From December 2014, Stamp Duty was changed to a graduated system which eliminates the big jumps in stamp duty at the threshold values. For instance a property of £600,000 under the old system would pay 4% tax of the whole asking price i.e. £24,000. Under the new system no tax is paid on the first £125,000, the next £125-250,000 is charged at 2% i.e. £2500 plus the portion (£350,000) in the £250,000-£925,000 tax band at 5% i.e. £17,500. This gives a total tax of £20,000. This change was said to be beneficial to 98% of property purchases[13] but caused a collapse in sales at the upper end of the market.[14][15][16][17]

Purchase price of property Rate of SDLT on portion of purchase price
0 - £125,000 0%
£125,001 to £250,000 2%
£250,001 to £925,000 5%
£925,001 to £1,500,000 10%
over £1,500,000 12%

Estate Agent fees

In 2011, Which? magazine found the national average estate agents fees to be 1.8%,[18] although fees vary widely.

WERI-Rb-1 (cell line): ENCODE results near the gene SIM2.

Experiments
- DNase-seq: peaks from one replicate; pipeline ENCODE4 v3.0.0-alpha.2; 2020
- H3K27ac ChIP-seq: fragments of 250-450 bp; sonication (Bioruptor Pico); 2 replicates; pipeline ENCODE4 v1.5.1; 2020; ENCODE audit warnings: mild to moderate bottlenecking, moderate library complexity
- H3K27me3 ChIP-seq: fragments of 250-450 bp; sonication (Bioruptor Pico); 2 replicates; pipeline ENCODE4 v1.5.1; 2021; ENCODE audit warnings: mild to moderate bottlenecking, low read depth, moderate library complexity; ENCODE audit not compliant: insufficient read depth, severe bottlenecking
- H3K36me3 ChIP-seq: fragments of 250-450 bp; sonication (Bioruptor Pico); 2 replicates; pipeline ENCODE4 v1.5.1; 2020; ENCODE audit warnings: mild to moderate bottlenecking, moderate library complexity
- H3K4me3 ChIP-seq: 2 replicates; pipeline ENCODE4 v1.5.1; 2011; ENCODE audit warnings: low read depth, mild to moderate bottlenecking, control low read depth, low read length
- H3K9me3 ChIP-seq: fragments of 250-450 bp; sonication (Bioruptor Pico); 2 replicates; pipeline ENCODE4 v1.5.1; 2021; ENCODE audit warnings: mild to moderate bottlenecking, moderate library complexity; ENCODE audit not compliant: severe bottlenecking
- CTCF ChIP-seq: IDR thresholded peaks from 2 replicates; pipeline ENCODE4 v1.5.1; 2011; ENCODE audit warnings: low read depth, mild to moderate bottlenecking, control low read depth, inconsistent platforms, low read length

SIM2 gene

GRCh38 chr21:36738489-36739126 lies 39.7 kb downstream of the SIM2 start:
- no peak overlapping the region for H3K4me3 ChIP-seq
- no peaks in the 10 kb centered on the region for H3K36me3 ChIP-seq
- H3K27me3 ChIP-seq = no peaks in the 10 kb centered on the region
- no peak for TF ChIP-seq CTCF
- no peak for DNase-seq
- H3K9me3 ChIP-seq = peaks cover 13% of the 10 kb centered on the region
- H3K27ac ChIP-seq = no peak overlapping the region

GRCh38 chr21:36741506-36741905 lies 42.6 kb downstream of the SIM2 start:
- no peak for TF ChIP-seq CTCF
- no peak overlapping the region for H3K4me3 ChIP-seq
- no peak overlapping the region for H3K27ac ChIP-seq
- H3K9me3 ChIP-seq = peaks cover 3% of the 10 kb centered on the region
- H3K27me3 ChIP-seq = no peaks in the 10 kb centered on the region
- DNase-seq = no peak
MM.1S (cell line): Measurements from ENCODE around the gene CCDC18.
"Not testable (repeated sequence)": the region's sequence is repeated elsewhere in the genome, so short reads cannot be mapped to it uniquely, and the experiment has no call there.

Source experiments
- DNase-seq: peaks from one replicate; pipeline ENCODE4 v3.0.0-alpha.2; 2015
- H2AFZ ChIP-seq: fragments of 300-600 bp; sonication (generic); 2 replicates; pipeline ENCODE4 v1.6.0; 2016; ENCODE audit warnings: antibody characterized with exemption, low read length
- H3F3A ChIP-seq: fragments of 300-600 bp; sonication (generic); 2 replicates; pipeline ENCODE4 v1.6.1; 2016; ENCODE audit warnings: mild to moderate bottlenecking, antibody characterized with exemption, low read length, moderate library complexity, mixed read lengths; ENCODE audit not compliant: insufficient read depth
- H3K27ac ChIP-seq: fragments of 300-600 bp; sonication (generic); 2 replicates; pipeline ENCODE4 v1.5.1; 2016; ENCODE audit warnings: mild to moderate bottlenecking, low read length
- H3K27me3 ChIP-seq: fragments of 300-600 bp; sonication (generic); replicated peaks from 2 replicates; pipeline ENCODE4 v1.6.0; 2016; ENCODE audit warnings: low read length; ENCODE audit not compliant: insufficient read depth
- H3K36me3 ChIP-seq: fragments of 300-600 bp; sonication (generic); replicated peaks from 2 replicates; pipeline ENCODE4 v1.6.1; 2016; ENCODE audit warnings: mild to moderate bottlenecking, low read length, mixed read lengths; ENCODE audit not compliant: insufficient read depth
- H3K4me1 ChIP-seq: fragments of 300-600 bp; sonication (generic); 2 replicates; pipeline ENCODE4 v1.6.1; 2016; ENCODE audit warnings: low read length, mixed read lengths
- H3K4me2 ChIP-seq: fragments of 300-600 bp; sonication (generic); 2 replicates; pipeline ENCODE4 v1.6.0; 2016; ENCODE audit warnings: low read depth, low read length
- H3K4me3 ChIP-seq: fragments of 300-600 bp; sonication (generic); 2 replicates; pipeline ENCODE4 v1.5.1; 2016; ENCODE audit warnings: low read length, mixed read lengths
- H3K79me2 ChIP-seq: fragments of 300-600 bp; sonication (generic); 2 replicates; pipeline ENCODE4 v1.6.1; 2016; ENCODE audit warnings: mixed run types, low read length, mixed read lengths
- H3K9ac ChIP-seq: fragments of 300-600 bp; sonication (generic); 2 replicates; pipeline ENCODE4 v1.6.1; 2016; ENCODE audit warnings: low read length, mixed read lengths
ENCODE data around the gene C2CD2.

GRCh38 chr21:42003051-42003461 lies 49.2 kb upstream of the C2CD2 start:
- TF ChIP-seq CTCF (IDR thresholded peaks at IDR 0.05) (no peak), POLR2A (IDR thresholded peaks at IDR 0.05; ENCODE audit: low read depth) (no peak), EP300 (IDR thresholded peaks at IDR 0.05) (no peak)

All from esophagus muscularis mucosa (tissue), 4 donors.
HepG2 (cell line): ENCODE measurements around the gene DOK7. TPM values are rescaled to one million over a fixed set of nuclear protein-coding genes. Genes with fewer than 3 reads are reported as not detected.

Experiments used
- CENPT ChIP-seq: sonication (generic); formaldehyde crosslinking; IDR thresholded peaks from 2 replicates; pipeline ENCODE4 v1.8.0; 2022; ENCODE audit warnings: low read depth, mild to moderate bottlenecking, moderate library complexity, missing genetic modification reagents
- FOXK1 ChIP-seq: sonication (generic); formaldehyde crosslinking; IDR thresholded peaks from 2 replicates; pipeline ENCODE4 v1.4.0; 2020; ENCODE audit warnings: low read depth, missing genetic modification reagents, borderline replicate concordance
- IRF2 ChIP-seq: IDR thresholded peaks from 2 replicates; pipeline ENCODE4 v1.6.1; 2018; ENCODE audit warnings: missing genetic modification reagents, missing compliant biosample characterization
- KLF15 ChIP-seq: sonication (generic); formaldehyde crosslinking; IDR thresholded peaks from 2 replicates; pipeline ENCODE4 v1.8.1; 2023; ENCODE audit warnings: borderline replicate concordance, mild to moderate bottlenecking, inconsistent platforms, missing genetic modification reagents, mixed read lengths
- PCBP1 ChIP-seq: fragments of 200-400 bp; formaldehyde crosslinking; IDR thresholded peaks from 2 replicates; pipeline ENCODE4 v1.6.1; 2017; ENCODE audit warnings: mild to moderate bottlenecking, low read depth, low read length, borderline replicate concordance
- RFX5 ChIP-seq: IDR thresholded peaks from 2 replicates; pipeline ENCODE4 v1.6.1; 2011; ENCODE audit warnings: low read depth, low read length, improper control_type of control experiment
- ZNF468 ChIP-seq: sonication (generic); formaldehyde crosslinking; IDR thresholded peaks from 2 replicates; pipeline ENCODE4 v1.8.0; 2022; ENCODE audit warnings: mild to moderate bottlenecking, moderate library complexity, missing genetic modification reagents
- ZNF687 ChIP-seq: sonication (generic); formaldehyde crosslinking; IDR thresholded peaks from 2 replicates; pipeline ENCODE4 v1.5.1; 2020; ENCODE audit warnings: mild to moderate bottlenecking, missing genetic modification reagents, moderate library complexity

Empty homes

There are approximately 250,000 homes in the UK which have been empty for more than six months (long-term empty homes). This is mainly due to financial reasons, such as the owner being unable to sell the house or raise enough money to renovate the property.[19] Empty Dwelling Management Orders (EMDOs) allow councils to take over the management of long-term empty properties but these are generally seen as a last resort and only 43 EDMOs were successful from 2006 to 2011. Government statistics show that long-term empty homes are generally concentrated in the North of England and in seaside towns, where property prices are generally lower, with the lowest percentage in London which had 20,795 long-term empty properties.[19]